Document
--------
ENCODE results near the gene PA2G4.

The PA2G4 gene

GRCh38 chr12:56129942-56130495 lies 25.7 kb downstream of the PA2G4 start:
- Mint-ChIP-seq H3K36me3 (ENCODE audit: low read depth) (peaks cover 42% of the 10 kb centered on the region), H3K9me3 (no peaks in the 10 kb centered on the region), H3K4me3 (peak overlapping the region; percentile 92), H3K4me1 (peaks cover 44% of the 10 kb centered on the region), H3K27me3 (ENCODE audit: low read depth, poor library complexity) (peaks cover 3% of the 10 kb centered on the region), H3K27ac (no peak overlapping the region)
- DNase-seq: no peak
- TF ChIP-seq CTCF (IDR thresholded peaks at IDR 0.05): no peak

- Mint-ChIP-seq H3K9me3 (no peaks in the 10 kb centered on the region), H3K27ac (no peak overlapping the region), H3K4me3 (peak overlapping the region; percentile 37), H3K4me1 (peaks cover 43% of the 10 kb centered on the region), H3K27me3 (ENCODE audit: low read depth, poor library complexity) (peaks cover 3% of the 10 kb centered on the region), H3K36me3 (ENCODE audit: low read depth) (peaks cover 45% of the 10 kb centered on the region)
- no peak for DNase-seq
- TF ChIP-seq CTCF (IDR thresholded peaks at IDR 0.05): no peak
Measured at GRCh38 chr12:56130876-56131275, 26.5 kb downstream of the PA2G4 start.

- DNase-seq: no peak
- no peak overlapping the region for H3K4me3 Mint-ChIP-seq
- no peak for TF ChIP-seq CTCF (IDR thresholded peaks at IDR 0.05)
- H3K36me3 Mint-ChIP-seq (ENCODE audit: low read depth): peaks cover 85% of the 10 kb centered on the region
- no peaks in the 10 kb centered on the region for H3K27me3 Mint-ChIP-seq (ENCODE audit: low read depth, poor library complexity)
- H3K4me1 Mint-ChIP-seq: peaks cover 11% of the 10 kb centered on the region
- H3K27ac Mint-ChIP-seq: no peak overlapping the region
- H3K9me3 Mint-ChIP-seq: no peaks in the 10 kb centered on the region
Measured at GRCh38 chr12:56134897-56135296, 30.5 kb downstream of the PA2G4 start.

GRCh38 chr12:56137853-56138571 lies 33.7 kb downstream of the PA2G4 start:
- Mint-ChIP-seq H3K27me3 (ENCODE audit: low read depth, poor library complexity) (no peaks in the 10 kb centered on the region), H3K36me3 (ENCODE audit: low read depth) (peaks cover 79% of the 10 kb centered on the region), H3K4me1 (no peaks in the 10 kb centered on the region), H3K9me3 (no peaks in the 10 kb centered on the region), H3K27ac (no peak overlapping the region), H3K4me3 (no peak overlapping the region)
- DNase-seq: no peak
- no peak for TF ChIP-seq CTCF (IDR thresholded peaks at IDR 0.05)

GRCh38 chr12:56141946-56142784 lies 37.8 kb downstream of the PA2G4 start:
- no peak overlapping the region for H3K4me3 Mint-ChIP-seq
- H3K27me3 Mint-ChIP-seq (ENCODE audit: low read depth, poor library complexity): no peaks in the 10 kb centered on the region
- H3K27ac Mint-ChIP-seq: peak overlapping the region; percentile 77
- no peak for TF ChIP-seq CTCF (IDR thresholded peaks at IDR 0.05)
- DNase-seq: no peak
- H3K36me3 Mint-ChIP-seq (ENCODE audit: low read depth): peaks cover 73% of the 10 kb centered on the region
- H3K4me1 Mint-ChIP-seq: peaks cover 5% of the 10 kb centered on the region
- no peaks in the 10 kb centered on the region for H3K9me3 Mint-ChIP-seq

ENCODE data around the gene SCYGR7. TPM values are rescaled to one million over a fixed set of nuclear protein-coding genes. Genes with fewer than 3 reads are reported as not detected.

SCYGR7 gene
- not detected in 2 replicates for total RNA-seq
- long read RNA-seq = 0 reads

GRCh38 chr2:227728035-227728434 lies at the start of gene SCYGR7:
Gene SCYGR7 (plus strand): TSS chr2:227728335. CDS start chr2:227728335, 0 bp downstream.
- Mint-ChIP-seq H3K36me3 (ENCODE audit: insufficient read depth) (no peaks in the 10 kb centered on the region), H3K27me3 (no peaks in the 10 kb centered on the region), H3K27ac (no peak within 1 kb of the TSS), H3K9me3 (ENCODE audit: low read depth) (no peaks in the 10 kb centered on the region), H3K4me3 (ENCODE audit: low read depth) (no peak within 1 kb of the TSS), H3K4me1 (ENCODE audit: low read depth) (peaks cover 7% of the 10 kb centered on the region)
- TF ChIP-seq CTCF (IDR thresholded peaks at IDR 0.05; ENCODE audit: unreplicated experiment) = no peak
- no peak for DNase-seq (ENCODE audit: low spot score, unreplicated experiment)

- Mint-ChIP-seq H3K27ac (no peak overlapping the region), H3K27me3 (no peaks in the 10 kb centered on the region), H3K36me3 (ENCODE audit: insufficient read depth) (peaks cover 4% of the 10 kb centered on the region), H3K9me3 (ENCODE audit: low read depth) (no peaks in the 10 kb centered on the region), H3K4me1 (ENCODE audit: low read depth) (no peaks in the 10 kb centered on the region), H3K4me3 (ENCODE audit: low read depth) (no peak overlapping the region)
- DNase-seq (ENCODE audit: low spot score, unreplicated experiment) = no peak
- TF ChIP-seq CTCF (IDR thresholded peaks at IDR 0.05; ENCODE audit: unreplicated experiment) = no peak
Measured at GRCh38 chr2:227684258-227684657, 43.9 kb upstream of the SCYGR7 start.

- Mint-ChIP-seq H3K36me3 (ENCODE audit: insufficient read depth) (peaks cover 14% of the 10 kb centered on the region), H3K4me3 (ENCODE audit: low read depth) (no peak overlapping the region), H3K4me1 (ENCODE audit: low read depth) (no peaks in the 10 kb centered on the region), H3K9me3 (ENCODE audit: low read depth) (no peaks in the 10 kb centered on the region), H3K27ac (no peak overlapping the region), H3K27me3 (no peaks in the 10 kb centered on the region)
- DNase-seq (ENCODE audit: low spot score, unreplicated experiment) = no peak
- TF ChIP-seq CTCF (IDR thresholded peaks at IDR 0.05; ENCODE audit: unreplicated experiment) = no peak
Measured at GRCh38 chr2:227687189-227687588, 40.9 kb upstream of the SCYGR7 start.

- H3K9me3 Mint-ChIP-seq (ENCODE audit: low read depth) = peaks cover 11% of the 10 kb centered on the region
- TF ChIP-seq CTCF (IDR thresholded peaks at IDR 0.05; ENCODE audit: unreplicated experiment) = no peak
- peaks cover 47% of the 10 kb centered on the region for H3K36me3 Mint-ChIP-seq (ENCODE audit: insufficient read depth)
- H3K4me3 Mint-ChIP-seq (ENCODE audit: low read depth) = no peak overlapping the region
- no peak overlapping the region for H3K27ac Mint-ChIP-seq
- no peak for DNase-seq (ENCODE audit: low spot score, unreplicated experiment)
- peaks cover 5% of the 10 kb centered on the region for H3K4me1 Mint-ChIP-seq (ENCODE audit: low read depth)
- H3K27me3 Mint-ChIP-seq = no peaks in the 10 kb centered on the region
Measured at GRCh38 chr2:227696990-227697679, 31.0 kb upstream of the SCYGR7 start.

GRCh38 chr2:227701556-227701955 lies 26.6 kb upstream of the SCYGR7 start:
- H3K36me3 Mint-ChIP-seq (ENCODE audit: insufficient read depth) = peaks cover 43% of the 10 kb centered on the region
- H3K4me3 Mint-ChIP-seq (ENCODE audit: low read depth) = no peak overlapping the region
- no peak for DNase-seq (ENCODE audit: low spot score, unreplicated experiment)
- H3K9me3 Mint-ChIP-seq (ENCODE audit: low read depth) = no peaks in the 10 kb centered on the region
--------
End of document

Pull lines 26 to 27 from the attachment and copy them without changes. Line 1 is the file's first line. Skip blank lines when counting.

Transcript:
- H3K27me3 Mint-ChIP-seq (ENCODE audit: low read depth, poor library complexity): no peaks in the 10 kb centered on the region
- H3K27ac Mint-ChIP-seq: peak overlapping the region; percentile 77